Government accepts call to publish Brexit plan, asks parliament to respect timetable

Britain's Prime Minister Theresa May waits to address sailors on deck of HMS Ocean in Manama, Bahrain December 6, 2016. REUTERS/Stefan Wermuth

The British government has accepted the opposition Labour Party’s call for it to set out its plan for leaving the European Union before formal talks begin, but has asked parliament to respect its Brexit timetable.

Prime Minister Theresa May had faced a rebellion among her own lawmakers when parliament debates on Wednesday whether she should set out her plans before triggering Article 50 of the EU’s Lisbon Treaty to begin the exit process.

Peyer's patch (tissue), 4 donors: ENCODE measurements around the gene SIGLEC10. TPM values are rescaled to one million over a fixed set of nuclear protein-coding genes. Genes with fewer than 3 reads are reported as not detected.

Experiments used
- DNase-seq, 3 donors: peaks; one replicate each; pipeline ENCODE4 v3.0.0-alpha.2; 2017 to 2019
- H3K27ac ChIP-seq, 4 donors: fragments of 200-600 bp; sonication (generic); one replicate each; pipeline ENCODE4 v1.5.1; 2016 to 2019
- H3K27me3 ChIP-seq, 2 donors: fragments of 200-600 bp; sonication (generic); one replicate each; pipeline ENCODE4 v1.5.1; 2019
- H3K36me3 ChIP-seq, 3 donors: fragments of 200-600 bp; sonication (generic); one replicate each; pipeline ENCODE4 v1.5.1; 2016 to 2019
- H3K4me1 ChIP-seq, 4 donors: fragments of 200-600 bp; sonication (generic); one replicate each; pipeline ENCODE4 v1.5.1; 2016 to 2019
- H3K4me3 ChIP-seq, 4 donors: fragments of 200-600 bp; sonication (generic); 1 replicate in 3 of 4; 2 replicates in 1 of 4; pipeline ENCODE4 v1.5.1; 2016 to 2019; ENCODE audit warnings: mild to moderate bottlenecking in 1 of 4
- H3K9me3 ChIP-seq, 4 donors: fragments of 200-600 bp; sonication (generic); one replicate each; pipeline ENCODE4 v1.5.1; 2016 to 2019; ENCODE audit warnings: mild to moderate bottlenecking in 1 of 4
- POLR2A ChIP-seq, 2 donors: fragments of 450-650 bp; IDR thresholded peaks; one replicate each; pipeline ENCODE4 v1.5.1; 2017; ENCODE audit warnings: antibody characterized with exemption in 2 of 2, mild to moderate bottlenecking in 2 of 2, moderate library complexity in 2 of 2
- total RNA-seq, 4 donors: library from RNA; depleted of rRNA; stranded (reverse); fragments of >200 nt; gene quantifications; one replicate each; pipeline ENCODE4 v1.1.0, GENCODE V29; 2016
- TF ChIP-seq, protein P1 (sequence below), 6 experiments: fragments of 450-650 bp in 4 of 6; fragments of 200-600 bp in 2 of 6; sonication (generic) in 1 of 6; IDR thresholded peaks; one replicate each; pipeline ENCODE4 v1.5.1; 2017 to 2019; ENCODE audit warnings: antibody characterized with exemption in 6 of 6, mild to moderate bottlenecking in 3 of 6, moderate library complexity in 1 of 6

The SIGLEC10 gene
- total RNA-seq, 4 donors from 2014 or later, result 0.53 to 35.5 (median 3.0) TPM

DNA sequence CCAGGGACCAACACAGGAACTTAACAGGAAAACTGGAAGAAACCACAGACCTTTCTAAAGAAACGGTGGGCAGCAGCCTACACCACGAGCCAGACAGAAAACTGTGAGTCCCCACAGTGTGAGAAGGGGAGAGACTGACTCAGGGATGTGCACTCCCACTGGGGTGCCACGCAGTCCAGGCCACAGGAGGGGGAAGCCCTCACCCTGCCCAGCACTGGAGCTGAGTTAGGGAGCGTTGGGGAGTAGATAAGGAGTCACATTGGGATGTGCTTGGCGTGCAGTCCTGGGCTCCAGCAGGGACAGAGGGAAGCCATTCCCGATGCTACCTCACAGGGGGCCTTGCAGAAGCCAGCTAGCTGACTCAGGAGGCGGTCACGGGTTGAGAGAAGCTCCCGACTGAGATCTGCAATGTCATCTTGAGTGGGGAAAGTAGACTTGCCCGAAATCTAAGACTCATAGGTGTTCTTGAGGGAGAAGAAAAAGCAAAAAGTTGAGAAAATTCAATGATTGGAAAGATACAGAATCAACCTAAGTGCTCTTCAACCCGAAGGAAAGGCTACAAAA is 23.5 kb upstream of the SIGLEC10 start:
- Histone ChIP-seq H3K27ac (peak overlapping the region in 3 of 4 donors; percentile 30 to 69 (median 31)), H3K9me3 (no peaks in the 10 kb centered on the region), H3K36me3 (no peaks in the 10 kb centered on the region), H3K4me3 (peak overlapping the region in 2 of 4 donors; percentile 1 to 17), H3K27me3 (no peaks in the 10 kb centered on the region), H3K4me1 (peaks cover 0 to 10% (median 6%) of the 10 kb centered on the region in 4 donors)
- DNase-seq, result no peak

Labour’s motion called on May to commit to publishing the government’s Brexit plan but also said there should be “no disclosure of material that could be reasonably judged to damage the UK in any negotiations to depart from the European Union”.

The government has tabled an amendment to Labour’s motion, saying that parliament should respect the result of the June 23 EU referendum and back May’s plan to invoke Article 50 by the end of March next year.

(Reporting by Kylie MacLellan, editing by Elizabeth Piper)